Almut Arneth, Nadine Unger, Markku Kulmala, Meinrat O. Andreae, 2009, Clean the Air, Heat the Planet?
(subscription reqd)
James Hansen, 2009, Storms of My Grandchildren, Chapter 6 The Faustian Bargain: Humanity's Own Trap, p.98-99
"[A]erosol cooling can continue to offset a large fraction of greenhouse warming only if particulate air pollution continues to increase rapidly. But at some point fossil fuels will run out, or people will get fed up with increasing air pollution and decide to clean up particulate pollution. Then, because greenhouse gases remain in the air for centuries and aerosols fall out within days after aerosol emission stops, the payment -- via rapid increase of global warming -- will come due."
V. Ramanathan and Y. Feng, 2008, On avoiding dangerous anthropogenic interference with the climate system: Formidable challenges ahead
Hans Joachim Schellnhuber, 2008, Global warming: Stop worrying, start panicking?
Meinrat Andreae, Chris Jones, Peter Cox, 2005, Strong present-day aerosol cooling implies a hot future[…]/nature03671.html
(subscription reqd)
Joe Cosentino
Joe Cosentino
Jan 10, 2017 01:39 PM
Why does this scare me? Could this be anymore like a cult? What if these folks miss some information that questions climate change, think they would go back and archive that?¿ Didn't think so.....
Jon Maaske
Jon Maaske Subscriber
Jan 11, 2017 01:07 PM
Oh, Harvey, give me a rational break! Obama, unlike Trump, believes in science and the public good. And has spent, and will continue to spend, his time serving the country, in contrast to Trump's pathological self-centeredness. Do you have examples of Obama repressing data, monitoring those researching climate change, filling cabinet posts with oil company executives, etc., etc.?
Patrick Shyvers
Patrick Shyvers Subscriber
Jan 11, 2017 05:07 PM
Joe, it sounds like the expect all the information that questions climate change will be quite well-protected by the new administration.

Doug, why would he "forget" those? They are an important part of the picture. Everything you link seems to say that aerosols are temporarily masking more heating- and clearly, continuing to fill the atmosphere with particulate is not a desirable long-term solution.
Craig McDonald
Craig McDonald Subscriber
Jan 12, 2017 05:56 AM
Bizarre they don’t understand the direction of climate change research and decision making is politically influenced now.[…]/
Doug Meyer
Doug Meyer Subscriber
Jan 12, 2017 06:58 AM
Patrick, the key is in our interpretation of “temporarily.” The Stanford link shows that total forcing in the year 2100, after 70-80 years of (modelled) highly effective global GHG emissions reductions, and without any geoengineering, would be in the range 2.3-2.7 W/m2, a substantial increase over today’s estimated 1.6 W/m2. The implication is that long-term (on a human timescale) geoengineering would be an essential component of any global effort against climate change. The NAS link demonstrates that science believes that most likely the geoengineering would be in the form of deliberate sulfate aerosol injections into the upper atmosphere, which would have to continue until carbon was drawn down naturally, i.e., at least a century or two. They know there will never be a carbon sucking technology to match the one-way transfer of carbon out of the ground that our fossil fuel industry represents.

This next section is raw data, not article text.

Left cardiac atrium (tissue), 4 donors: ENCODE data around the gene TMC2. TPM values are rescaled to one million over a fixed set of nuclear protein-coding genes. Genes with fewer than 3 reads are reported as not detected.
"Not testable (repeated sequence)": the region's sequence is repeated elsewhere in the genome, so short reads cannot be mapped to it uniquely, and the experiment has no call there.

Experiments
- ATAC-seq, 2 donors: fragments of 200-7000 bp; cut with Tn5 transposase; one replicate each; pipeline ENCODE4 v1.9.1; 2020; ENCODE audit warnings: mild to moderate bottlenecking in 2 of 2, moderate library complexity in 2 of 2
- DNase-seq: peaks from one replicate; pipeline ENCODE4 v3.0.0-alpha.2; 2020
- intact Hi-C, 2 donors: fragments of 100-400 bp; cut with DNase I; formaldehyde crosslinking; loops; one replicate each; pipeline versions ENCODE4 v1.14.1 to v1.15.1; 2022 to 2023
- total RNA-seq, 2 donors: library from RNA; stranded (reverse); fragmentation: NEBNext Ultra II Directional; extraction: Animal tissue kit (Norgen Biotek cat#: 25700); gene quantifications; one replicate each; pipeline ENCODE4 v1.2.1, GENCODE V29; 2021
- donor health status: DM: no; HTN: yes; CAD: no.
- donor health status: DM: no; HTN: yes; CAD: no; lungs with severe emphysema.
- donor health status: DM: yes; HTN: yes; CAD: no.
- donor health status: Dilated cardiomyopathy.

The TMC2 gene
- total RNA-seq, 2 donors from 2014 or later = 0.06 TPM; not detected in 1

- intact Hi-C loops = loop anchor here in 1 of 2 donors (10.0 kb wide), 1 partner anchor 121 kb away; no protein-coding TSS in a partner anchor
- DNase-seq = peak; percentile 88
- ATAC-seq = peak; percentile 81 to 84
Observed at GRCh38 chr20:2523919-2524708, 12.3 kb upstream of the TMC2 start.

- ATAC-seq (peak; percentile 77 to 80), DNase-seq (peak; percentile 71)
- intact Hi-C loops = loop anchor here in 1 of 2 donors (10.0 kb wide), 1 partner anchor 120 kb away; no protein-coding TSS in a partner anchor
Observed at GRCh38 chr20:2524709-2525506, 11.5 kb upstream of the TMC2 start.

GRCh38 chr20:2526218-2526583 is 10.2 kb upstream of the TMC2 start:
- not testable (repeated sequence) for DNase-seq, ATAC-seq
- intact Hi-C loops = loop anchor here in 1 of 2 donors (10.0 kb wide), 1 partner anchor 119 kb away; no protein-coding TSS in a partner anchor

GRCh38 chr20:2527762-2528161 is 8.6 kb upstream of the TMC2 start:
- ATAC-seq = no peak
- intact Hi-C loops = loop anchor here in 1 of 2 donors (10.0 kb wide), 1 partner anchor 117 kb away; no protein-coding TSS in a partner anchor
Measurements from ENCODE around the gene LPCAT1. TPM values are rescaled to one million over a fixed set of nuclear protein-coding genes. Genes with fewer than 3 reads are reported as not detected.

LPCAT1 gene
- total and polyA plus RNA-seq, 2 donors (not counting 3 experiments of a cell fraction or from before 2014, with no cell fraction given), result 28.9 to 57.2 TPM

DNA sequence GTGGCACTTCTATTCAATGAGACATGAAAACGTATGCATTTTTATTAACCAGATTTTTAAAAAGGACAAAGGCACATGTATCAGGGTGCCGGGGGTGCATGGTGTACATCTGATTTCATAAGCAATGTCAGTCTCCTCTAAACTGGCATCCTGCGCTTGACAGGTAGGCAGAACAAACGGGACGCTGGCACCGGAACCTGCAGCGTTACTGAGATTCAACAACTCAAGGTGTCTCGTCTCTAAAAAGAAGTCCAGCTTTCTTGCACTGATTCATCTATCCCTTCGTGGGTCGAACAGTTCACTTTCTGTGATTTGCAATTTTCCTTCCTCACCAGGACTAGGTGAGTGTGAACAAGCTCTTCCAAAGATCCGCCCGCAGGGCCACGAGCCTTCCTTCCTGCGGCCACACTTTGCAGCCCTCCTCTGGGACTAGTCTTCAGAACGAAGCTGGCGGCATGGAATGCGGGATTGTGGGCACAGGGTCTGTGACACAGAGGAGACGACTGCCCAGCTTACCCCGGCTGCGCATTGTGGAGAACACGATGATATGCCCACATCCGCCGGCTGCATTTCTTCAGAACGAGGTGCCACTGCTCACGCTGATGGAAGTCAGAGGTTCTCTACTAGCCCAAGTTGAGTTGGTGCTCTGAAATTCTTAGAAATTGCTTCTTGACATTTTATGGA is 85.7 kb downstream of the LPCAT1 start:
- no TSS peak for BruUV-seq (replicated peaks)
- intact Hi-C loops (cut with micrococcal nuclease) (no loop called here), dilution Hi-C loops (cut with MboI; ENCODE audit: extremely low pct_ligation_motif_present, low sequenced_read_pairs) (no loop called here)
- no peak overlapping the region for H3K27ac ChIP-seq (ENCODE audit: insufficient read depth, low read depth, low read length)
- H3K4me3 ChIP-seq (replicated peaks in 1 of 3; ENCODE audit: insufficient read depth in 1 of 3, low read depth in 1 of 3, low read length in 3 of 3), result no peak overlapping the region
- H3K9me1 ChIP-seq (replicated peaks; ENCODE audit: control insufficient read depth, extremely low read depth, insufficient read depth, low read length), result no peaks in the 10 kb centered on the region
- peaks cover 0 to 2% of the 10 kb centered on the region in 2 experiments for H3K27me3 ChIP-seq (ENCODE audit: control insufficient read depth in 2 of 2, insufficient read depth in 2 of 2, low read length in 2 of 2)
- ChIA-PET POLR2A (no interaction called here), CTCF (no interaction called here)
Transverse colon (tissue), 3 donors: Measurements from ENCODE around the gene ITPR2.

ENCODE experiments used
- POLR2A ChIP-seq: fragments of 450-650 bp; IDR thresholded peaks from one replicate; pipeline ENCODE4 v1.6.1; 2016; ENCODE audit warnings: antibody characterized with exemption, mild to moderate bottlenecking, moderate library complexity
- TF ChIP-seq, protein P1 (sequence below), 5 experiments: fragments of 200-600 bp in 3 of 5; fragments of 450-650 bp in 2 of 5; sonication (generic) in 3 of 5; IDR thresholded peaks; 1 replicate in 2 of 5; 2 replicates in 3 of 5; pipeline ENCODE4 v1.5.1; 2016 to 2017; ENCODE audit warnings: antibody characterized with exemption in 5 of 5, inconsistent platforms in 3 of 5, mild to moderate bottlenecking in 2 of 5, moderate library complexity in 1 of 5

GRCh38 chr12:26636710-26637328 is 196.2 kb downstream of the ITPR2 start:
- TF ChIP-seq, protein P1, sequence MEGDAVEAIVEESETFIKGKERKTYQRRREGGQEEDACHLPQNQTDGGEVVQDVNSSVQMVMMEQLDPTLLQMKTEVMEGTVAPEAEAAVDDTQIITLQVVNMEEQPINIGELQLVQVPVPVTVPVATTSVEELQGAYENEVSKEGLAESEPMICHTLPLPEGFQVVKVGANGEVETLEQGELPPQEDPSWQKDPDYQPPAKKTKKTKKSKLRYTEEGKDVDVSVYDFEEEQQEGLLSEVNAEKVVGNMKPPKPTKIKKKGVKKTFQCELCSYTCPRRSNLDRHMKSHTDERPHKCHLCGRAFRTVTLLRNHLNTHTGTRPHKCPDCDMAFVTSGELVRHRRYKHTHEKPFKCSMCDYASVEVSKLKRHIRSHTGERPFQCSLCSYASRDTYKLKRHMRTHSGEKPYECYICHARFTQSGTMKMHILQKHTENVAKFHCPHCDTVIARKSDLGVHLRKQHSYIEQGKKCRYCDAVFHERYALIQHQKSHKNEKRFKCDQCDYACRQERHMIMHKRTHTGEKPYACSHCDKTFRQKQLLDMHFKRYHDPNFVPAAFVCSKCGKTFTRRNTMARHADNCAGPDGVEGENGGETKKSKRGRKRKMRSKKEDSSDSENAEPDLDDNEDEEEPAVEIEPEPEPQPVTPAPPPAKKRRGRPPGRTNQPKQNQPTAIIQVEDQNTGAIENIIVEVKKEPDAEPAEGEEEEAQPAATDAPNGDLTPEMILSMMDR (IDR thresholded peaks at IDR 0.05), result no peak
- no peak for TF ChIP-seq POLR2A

Most progressive climate activists believe they’re firmly linked with environmentalism on the issue of global warming. But those of us who understand the truth know that global warming is clearly NOT an environmental issue because the “solution” involves further deliberate global-scale human manipulation of the planet with likely horrible consequences for the biosphere. This truth has been utterly buried by the progressive and environmental movements, and will obviously continue to be buried for political reasons. As this article, and my comment shows, it is the progressive side that is equally guilty, if not more guilty than Trump and the deniers, of the politicization of climate science.
Dale Lockwood
Dale Lockwood Subscriber
Jan 12, 2017 08:15 PM
I thought this only happen in fiction novels and Nazi Germany and communism countries. I am really naive.
Joe Cosentino
Joe Cosentino
Jan 13, 2017 07:11 AM
So, Climate Change has become a pseudo religion where there are deep believes that must be adhered to or your threatened with becoming an outcast? I say this because of some of the comments here and other places are aimed at demeaning those that are not willing to fall in line. Just saying that the word zealot fits really well here.
Joe Cosentino
Joe Cosentino
Jan 13, 2017 07:15 AM
Should have been beliefs, aaarrr auto-correct
Dale Lockwood
Dale Lockwood Subscriber
Jan 13, 2017 07:39 AM
Many of the comments are in relation to doing away and hiding existing data if they have a different agenda. That is not a democracy.